Britain’s top credit rating is more secure at Standard & Poor’s after the company raised its outlook, citing the impact the recovery will have on the government’s finances.
The outlook on the AAA grade was raised to stable from negative, S&P said in a statement today. S&P, which lowered the outlook in 2012, said the revision means there is a less than one-in-three chance of a downgrade over the next two years.
“The outlook revision reflects our view of the robust and broadening recovery in the U.K. economy, and the further progress that the government is making on consolidating public finances,” S&P said.
Britain’s economy expanded 0.8 percent in the first quarter and is projected to be the fastest-growing among the Group of Seven nations this year. S&P forecasts expansion of close to 3 percent this year and 2.5 percent in 2015, driven by business investment and consumer spending.
“Risks to a sustainable economic recovery have diminished,” S&P said. “The financial sector is in a stronger position than it has been for several years, reflecting higher levels of capital, and considerable balance sheet repair since 2009.”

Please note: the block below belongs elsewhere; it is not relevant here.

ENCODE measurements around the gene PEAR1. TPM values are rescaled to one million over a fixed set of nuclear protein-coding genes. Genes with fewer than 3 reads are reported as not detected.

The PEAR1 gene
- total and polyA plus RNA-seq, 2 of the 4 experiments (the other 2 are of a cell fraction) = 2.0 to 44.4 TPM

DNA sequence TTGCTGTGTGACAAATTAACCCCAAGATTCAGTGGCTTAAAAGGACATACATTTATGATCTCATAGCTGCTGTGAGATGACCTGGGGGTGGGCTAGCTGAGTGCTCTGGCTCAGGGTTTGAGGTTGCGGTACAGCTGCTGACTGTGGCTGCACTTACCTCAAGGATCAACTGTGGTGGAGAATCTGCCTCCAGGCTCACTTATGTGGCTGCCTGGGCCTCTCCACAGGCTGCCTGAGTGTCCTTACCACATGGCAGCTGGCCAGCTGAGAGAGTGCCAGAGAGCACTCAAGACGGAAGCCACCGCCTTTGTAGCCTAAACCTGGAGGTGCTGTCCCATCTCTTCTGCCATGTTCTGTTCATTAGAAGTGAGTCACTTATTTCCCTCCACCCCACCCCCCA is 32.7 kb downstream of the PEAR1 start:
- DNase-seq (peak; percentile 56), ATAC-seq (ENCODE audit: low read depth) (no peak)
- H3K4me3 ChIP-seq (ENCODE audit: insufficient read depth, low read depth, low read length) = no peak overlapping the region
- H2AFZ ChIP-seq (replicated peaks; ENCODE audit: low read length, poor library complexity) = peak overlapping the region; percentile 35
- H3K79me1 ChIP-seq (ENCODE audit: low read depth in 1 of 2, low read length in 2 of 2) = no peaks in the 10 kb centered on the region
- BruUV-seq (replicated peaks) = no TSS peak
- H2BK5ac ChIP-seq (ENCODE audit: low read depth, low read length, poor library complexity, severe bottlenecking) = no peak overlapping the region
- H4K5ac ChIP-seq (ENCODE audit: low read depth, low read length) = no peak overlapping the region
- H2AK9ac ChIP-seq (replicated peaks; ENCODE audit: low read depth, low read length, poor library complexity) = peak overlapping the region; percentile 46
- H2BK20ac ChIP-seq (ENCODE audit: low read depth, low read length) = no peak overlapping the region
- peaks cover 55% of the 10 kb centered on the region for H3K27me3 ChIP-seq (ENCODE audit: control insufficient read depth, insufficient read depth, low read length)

In almost half the instances, yields on government bonds fall when a rating action by Moody’s Investors Service, Fitch Ratings and S&P suggested they should climb, according to data compiled by Bloomberg on 314 upgrades, downgrades and outlook changes going back as far as the 1970s. When S&P downgraded the U.S. government in August 2011, bonds rose and pushed Treasury yields to record lows.
The Office for Budget Responsibility forecasts that the U.K. budget gap will narrow to 5.5 percent of gross domestic product this year. Chancellor of the Exchequer George Osborne, whose Conservative Party will contest a general election in May next year, has warned that five more years of budget cutting is needed to balance the books.